Filed under: Racism, resistance | Tags: Brexit, culture, Election2016, immigration, noodles, NYC, refugee, tacos, xenophobia
UPDATE: I’ve noticed that some people are ending up at this blog after searching “A Day Without Immigrants” or “A Day Without Immigrants NYC.” The good news is that it is actually happening on February 16th. The bad news is that it seems to be more well publicized in Washington DC. I’ve heard rumors that there will be another Day Without Immigrants in April. But meanwhile – this article may get you the info you’re actually looking for: http://fusion.net/story/386686/washington-dc-day-without-immigrants/?utm_source=facebook&utm_medium=social&utm_campaign=fusion
Now – back to the blogpost from a couple of months ago:
London. 2016. The day after the Brexit vote. The city was in shock. I was visiting and that day I saw multiple friends, coincidentally all of them born in other countries but residents of the UK for well over a decade. One of my friends proposed a response to all the immigration hysteria gripping the UK. She suggested organizing everyone who had emigrated/immigrated to the UK to pick a day to not go to work. The country would inevitably grind to a halt – and everyone would see what a vital contribution immigrants make. I thought this was a brilliant idea.
NYC. 2016. My own city is devastated by the news that our election yielded us a xenophobic, racist, sexist, internet troll who ran on an anti-immigrant platform. It seems that a lot of my fellow countrymen voted against immigrants.
I’m heartbroken for a lot of reasons that it will likely take me years to sort through. Meanwhile, the most heartbreaking emails come from the college where I do some adjunct work on occasion – they’re about how to help undocumented students, how to assure immigrants’ safety, how to get the message out about keeping them safe so they can get through the end of the semester. The xenophobia is already destroying people’s lives. Already. And it’s only just begun.
And then – on the subway – I see tourists whom I imagine made this horror waterfall happen. (I know, I know, #NotAllSoutherners, #NotAllMidwesterners) And I can’t help feeling my own version of xenophobia – a fear of xenophobia – a fear of xenophobes. Is there a word for this ? Xenophobicsphobia?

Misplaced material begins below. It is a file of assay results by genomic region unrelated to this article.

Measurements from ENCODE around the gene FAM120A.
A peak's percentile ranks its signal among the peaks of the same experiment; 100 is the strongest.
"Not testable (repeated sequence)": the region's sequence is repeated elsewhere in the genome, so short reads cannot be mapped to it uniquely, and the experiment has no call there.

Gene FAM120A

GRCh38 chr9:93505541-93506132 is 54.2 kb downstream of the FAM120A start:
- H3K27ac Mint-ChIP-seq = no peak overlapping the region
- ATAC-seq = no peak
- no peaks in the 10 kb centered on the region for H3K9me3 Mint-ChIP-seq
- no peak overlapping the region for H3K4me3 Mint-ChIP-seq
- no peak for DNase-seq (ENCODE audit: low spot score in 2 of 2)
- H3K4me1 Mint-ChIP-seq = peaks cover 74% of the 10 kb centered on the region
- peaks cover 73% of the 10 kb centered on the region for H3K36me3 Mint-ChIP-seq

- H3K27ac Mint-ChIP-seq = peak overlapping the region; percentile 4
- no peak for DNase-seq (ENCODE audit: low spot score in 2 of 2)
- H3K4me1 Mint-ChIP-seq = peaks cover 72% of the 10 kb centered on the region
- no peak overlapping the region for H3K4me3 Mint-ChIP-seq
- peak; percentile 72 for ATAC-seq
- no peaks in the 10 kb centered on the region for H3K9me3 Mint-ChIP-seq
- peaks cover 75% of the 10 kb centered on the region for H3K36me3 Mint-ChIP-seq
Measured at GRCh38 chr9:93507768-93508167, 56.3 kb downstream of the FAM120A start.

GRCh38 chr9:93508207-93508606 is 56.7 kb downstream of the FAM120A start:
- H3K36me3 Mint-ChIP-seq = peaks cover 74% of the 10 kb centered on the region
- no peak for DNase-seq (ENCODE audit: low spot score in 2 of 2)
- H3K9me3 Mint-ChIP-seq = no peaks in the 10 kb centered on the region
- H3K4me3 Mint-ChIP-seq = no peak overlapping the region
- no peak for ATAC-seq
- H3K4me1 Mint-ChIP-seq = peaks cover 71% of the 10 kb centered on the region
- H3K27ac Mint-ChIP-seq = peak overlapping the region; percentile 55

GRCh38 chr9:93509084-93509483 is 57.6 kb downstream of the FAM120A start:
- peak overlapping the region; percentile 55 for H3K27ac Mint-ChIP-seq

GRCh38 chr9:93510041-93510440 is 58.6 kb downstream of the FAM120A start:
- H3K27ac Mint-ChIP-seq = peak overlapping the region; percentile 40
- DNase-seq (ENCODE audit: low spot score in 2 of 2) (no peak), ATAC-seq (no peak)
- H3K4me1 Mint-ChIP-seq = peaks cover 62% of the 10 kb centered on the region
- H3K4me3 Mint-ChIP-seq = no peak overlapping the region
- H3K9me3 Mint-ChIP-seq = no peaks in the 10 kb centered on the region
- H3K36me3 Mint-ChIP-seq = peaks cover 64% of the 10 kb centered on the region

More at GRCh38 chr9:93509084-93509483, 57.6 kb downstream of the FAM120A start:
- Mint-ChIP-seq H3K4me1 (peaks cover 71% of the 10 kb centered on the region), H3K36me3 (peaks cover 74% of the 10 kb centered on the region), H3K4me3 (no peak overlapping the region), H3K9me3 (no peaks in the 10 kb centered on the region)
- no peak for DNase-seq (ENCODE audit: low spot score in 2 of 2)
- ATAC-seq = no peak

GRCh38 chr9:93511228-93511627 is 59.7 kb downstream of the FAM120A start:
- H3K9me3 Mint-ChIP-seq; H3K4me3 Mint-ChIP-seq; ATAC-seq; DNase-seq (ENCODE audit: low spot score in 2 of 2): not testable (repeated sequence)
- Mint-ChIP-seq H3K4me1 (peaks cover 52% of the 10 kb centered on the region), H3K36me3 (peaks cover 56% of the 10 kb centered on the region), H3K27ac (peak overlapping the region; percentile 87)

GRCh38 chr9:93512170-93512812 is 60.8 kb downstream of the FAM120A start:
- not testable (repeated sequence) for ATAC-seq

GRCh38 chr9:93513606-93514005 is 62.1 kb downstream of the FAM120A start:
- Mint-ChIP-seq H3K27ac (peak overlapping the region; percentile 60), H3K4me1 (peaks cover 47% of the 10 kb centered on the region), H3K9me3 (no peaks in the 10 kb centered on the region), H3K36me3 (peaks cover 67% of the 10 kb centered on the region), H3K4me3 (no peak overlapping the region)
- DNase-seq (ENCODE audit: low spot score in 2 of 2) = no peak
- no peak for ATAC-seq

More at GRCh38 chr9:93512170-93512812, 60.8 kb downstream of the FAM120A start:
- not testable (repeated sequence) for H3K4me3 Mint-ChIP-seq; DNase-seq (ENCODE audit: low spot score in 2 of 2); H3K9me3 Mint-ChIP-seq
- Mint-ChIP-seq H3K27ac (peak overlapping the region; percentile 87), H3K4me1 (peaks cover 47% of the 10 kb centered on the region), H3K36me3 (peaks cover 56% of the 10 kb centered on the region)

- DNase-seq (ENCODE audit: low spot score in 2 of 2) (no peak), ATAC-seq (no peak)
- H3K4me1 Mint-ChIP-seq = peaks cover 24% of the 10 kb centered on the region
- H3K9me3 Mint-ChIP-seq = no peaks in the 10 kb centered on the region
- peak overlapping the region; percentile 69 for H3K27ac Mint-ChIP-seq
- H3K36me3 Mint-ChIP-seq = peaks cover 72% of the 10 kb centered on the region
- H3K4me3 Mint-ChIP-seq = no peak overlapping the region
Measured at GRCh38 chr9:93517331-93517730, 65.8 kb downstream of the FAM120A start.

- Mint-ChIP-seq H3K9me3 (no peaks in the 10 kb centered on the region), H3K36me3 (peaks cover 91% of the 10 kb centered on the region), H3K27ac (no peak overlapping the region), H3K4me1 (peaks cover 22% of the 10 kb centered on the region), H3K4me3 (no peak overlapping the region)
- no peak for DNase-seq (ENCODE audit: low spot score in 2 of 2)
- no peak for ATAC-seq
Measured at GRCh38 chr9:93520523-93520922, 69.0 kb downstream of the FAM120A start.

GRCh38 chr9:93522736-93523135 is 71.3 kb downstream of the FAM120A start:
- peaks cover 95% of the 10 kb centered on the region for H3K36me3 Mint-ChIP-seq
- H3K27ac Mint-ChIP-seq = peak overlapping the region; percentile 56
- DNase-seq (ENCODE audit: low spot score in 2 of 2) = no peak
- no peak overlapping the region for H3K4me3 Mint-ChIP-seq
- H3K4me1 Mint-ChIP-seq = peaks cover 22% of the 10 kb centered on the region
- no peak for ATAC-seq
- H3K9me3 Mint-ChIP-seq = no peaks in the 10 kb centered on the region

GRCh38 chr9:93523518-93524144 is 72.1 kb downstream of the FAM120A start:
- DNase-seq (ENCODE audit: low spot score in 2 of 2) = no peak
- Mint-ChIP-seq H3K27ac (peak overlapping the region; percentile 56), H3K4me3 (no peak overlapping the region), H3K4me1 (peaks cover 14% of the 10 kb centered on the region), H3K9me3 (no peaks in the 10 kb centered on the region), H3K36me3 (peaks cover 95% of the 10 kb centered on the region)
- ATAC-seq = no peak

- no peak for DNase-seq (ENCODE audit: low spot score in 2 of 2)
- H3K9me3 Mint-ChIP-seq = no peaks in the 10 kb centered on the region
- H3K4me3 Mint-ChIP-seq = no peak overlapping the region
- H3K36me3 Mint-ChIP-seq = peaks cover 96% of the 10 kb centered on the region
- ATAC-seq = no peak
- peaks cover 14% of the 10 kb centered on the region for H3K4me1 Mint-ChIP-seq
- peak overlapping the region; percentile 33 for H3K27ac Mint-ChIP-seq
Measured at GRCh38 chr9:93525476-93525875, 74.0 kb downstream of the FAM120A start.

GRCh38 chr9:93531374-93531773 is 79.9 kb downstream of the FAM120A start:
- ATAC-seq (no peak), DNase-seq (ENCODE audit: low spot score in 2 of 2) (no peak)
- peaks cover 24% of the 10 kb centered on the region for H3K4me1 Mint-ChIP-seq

And then I hear these tourists talking about where they’re going to find good Thai noodles in the city and I become irrationally furious. It kicks off a whole imaginary rant in which I tell them:
“Oh? You voted out of fear of immigrants? And now you want to eat Thai noodles? No. You don’t get to. You can’t eat Thai noodles or Chinese dumplings. You definitely shouldn’t get to have tacos anymore or burritos. No hummus. No pita bread. If you’re afraid of immigrants, you shouldn’t get to benefit from their contributions. Why don’t you commit to your old school America? You can now only eat the foods of your white ancestors from Britain. It’s Hard Tack and Ale for you from now on. Maybe you can have some canned veggies but be careful! Most of our agricultural goods are farmed by migrants – so if you want to really commit to your traditional white-only ways? You’re going to have to grow your corn yourself.
And you’ll need to turn in your iPhone. The founder of Apple was the son of a Syrian refugee so his work is not for you. Turn it in.
Like Broadway shows? Too bad. There are a lot of immigrants on Broadway stages. And not just white ones, either. Plus, given the concurrent homophobia that travels with xenophobia, you’re going to have to give most culture a miss – because we sure have a lot of gays in the theatre and I know how you feel about them. You’re not allowed at the theatre anymore. Or the ballet. Or the opera. Or popular music – which, by the way has been very much influenced by people of color who are really what you’re afraid of let’s face it. So – sorry – you can’t listen to pop music, not rock, not hip-hop, not R&B, not country. It’s only English folk songs for you from now on.
If you can’t support the people who make the things you like, you shouldn’t get to have them. You wanted new rules? You get them.”
But of course I know this would be exactly the wrong strategy to take. I know it is through art and food that bridges can be built and it would be counterproductive to deny their diplomatic power to people who need it the most.
It is, perhaps, lack of exposure to this sort of difference that causes people to behave in this nationalistic isolationist way.
There’s a Trump voter I know who, when I knew her, was a big fan of the word “different.” If she had a food she’d never had before, she’d report it was “different.” And if she saw a show she’d never seen before, that too was “different.” For her, even just a new flavor of Dorito might qualify as “different.” There was a hint of both excitement and distaste in her use of this word. And I think she is not alone in her response to things (i.e. foods, people and culture) that are different. I think that’s maybe what she was afraid of. Difference. At the heart of xenophobia is just a fear of difference.
But everything was new and different once. Even original flavor Doritos.
And it is that difference that has historically made the United States great. It is that difference that a lot of us embrace and celebrate. Maybe anti-immigrant voters embrace more than they realized as well. If we take their tacos away – their Thai noodles and culture – maybe they’ll start to appreciate them and the diversity of the people who make them.
We can’t do that, I know. Not yet anyway. But maybe my English friend’s post-Brexit protest idea would work here as well. One day without immigrants – documented, undocumented, long term and new. One day.
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